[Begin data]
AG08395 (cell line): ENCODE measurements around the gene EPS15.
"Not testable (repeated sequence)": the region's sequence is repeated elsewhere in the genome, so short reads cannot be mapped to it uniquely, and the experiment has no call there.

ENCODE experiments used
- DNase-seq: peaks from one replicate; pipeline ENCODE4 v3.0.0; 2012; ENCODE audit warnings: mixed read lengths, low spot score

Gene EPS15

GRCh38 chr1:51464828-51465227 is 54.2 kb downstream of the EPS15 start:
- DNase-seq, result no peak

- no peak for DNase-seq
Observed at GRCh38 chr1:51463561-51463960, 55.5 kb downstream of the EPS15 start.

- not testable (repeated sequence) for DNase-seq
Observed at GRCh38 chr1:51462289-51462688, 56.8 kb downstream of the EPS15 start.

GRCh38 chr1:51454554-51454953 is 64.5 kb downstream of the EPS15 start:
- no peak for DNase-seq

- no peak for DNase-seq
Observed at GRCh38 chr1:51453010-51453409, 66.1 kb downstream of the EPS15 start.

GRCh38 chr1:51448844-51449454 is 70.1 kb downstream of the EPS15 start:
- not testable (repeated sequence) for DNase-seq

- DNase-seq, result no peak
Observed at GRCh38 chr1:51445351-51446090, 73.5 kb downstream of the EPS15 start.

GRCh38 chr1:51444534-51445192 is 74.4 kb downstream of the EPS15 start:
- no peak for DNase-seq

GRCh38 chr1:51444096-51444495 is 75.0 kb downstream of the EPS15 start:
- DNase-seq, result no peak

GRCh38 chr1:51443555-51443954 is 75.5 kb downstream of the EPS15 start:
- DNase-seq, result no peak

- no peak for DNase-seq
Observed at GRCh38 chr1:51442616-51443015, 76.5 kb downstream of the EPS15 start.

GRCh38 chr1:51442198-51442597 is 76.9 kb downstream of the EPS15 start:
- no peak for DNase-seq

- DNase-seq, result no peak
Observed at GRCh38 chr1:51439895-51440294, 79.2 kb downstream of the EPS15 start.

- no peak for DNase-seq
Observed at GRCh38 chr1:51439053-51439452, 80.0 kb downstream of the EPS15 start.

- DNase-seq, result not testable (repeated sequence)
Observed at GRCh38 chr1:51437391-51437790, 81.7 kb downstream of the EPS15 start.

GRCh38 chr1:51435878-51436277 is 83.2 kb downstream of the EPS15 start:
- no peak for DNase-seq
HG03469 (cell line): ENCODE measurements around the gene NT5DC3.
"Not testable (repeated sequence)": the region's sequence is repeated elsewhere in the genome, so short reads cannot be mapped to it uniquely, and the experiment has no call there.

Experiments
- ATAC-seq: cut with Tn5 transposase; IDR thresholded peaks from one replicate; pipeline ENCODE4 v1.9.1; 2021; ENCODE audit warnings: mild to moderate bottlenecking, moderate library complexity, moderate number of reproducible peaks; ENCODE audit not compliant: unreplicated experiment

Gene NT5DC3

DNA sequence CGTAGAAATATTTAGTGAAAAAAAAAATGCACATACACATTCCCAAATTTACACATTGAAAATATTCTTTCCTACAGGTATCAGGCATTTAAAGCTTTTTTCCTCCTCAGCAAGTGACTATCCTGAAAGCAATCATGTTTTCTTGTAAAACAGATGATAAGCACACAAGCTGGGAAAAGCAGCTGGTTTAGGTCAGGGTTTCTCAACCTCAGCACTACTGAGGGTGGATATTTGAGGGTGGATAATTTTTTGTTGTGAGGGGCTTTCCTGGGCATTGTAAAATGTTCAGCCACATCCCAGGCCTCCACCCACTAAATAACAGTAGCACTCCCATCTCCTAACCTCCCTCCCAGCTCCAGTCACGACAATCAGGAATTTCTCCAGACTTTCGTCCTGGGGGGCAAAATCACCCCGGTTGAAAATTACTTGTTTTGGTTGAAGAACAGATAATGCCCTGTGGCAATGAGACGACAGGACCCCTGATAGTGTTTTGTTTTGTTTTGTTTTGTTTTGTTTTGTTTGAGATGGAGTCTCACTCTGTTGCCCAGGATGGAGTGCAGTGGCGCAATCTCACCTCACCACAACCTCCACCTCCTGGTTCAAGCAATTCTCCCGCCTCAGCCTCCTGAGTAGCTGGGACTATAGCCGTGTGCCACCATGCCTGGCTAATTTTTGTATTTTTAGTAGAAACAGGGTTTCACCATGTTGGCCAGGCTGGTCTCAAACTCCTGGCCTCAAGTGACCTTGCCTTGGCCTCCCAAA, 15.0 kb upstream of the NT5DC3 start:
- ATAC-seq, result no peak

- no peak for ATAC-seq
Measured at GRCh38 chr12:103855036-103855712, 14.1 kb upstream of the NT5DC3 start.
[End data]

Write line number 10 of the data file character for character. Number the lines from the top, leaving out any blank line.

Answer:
- not testable (repeated sequence) for DNase-seq